The analysis attempted of the Ugandan expropriations may serve to demonstrate the conflict of interests and doctrine which exists on many questions relating to the expropriation and nationalisation of foreign property In contemporary international law. As has been suggested it is extremely unlikely that Uganda will pay full or prompt compensation. Whatever may be the applicable rules of international customary law in the circumstances and however unsatisfactorily she may have behaved. The Ugandan expropriations demonstrate the limited value of investment guarantee laws. and of constitutional provisions which provide for prompt and adequate compensation.
The 1967 Six Day War once again brought the Arab-Israeli conflict before the UN Security Council. After five months of intense diplomatic activity, on November 22, 1967 the Security Council accepted unanimously what became known as Resolution 242. The purpose of this paper is to try and depict clearly the legal nature and implications of the resolution within the framework if the United Nations' Charter, and to analyze the principles and standards expressed in the Preamble as well as in the following four paragraphs, from the viewpoint of interoational law and that of the Arab-Israeli conflict.
In spite of the fact that there is today a greater need than ever before, for effective noise control, existing legal remedies are not adequate, as has been shown. The law, in traditional fashion, has been lagging behind technological development. Existing technology is capable of providing substantial relief from a number of offensive noise sources, but, unfortunate1y, legislators have not taken account thereof.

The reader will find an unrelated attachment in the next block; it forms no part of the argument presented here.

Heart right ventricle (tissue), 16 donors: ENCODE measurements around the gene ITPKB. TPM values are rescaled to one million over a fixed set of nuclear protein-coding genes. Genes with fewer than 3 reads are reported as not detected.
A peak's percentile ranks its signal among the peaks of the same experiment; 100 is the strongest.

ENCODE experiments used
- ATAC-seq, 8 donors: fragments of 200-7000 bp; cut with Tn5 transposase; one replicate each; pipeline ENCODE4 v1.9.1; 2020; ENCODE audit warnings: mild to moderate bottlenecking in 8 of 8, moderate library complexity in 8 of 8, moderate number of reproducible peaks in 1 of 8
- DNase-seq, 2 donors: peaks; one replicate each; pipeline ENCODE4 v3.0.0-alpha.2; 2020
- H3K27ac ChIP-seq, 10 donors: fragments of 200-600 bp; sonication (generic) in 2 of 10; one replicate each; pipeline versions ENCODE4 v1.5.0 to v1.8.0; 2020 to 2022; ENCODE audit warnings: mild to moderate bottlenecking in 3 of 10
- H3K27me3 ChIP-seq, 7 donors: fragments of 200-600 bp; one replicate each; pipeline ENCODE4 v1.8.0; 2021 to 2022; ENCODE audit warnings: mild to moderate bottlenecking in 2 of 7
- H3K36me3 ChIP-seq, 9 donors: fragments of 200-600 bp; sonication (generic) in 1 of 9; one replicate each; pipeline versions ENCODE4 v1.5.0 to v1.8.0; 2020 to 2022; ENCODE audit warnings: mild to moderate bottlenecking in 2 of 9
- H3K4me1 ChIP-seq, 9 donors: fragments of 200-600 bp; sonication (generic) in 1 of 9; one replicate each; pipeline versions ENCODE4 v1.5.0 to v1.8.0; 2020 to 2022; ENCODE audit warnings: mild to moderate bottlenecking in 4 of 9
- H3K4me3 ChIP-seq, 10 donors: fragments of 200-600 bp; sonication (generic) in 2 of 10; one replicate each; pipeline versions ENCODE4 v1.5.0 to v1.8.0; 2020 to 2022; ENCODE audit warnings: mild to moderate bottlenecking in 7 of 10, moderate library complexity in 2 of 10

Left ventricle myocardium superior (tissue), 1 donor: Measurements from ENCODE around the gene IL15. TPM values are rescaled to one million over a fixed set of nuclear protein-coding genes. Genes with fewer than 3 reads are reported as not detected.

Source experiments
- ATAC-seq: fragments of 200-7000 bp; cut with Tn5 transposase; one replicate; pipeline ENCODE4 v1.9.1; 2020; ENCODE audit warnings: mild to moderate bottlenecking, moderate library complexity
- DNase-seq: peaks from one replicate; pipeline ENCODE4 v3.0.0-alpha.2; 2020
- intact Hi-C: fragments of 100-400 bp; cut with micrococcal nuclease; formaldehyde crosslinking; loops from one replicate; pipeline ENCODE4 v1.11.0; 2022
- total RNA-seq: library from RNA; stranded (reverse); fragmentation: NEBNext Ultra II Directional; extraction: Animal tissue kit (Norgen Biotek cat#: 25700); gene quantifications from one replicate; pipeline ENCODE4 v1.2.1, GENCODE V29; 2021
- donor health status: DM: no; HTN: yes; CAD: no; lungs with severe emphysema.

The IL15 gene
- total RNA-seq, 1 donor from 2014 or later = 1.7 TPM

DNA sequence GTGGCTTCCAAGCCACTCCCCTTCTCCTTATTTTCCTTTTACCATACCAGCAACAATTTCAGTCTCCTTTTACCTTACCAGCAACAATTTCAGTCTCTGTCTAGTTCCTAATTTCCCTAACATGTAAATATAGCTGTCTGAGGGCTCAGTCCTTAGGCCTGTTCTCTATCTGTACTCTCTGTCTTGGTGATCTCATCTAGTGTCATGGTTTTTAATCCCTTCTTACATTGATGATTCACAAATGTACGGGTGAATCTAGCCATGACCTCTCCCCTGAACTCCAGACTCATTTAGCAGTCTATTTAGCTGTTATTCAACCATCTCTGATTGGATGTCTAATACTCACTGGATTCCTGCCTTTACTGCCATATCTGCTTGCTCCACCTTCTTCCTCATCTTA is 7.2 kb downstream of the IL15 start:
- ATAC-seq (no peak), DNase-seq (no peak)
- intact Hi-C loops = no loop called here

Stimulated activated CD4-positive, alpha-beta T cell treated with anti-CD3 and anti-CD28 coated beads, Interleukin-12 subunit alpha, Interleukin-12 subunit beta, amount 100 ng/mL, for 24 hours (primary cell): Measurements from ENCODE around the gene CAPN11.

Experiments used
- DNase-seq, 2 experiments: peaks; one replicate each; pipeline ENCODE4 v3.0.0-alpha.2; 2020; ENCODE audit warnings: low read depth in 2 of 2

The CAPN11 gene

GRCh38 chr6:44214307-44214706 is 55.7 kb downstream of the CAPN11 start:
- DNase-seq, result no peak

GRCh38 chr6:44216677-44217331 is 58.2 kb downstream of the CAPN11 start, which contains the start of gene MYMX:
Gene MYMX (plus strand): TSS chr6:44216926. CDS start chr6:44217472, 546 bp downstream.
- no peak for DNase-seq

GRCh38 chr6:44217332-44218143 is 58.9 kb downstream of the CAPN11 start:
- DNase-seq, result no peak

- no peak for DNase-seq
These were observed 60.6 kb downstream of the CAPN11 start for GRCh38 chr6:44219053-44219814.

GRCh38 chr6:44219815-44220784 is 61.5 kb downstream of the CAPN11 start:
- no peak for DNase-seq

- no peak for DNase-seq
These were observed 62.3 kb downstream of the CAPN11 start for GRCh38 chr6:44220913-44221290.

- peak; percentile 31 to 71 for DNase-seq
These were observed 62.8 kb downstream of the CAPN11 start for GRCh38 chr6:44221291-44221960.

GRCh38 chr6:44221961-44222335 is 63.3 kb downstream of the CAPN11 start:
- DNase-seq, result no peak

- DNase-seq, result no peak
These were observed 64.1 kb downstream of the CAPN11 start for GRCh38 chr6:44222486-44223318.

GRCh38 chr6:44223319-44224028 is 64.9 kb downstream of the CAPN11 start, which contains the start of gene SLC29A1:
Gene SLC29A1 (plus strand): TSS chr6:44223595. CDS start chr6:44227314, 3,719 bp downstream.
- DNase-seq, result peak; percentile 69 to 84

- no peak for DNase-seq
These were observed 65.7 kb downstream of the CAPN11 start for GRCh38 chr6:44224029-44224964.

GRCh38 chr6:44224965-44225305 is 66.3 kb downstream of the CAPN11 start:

Being conscious of the difficulties of trying to compress into the ambit of a single article even the barest outline of the legal structure and development of international air law, this article will attempt to give a general picture of the legal framework in which international air transport operates.
In the Seabed Committee the USA and the USSR have both tabled draft articles on straits used for international navigation. These draft articles, inter alia would allow submarines in transit through international straits to enjoy the same freedom of navigation as they have on the high seas ie to navigate submerged. At present. Article 14(6) of the Geneva Convention on the Territorial Sea and the Contiguous Zone (hereinafter the Territorial Sea Convention) requires that submarines navigate on the surface and show their flag. This article is of general application to all territorial waters, whether within straits or off open coastlines. In this note, it is intended to examine whether the requirements of Article 14(6) are a part of customary international law.